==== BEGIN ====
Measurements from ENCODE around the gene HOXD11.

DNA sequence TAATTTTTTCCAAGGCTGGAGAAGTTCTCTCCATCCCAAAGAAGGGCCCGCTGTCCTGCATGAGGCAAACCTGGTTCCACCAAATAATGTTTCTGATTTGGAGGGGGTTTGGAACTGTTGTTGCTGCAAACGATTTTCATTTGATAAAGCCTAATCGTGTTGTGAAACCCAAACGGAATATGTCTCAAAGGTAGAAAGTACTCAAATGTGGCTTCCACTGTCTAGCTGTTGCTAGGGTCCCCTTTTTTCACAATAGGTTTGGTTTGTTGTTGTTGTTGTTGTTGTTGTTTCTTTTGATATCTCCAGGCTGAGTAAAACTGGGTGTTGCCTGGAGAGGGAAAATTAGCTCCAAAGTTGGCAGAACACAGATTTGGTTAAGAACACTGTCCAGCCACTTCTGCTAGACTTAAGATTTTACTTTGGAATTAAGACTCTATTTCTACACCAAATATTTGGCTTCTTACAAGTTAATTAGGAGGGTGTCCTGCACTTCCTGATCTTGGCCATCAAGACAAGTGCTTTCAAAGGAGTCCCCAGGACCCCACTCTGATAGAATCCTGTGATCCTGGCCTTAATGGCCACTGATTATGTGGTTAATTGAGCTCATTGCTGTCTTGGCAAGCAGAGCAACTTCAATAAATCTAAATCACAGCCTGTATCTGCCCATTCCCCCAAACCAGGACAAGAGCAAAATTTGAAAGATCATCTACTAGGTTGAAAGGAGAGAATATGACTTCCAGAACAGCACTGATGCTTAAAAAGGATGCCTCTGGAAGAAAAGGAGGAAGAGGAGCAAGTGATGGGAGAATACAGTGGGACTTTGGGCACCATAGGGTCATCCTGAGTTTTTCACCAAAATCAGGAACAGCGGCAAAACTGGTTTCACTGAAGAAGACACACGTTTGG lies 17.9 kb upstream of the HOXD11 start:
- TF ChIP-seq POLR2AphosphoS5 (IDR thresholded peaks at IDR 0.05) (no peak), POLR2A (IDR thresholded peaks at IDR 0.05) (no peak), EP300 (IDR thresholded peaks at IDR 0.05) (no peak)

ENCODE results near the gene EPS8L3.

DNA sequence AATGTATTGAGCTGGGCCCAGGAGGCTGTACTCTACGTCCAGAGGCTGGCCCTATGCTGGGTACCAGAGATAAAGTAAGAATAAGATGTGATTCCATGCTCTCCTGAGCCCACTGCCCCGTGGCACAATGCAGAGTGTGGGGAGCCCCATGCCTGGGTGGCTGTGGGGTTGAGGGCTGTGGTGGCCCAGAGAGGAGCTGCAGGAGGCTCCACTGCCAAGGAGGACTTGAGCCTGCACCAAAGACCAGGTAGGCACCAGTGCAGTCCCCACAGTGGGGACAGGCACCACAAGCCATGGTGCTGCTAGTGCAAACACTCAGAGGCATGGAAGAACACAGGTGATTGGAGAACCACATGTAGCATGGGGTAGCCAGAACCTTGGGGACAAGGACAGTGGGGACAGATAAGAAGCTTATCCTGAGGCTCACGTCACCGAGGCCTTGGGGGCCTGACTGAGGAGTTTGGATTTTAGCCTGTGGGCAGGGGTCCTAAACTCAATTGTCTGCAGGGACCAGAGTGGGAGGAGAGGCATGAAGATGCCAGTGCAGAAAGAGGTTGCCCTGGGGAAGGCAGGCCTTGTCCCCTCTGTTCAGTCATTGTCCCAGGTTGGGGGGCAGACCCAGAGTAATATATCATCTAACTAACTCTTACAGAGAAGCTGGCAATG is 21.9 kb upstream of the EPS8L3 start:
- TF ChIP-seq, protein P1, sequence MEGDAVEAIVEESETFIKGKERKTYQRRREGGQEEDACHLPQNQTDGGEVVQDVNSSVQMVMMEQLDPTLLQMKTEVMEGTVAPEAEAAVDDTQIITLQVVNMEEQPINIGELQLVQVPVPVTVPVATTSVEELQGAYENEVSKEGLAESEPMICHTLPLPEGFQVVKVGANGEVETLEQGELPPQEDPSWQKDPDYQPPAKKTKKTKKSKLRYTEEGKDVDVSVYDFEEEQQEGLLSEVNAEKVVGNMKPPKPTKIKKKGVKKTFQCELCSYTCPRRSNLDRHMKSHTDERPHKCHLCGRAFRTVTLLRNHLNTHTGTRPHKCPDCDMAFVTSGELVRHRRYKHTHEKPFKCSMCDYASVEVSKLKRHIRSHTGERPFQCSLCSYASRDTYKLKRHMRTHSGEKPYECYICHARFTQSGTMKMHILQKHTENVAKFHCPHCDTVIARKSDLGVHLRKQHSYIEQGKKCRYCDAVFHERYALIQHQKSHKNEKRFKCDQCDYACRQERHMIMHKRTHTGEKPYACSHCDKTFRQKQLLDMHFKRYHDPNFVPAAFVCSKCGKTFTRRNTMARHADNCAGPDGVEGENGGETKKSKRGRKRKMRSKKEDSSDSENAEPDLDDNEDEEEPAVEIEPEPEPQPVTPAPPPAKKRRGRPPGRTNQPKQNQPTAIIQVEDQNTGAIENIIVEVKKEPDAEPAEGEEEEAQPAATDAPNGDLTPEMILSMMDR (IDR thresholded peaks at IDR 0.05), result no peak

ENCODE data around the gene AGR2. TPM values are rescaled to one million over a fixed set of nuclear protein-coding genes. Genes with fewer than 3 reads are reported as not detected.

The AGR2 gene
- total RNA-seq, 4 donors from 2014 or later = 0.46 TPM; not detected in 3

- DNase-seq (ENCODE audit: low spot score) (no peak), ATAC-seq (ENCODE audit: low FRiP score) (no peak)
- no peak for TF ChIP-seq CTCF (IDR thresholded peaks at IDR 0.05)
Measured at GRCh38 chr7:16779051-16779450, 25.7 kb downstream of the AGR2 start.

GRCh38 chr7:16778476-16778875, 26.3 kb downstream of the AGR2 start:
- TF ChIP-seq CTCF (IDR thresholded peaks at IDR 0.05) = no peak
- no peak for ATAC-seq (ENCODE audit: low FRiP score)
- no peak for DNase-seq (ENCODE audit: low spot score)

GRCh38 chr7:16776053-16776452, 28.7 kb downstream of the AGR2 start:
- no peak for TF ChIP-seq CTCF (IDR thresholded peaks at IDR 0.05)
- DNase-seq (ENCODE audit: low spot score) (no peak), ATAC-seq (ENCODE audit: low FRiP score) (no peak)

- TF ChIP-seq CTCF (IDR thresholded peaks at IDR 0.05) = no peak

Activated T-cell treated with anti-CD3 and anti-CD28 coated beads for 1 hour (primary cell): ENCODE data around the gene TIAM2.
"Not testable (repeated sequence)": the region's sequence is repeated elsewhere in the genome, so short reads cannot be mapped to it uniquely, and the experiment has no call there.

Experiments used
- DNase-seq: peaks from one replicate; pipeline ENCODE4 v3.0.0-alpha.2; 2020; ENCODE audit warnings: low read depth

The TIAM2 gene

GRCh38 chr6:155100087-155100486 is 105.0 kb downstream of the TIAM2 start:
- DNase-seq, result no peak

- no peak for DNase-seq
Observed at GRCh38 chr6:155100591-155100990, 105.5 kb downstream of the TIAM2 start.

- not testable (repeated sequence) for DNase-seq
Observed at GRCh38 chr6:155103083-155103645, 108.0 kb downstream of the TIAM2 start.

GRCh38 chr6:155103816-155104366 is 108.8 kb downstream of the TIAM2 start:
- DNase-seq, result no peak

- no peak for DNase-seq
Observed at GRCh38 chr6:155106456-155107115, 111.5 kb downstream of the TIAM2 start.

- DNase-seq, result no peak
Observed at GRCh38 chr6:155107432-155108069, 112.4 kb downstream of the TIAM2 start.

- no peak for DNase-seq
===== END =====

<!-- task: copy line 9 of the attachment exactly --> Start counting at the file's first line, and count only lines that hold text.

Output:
- total RNA-seq, 4 donors from 2014 or later = 0.46 TPM; not detected in 3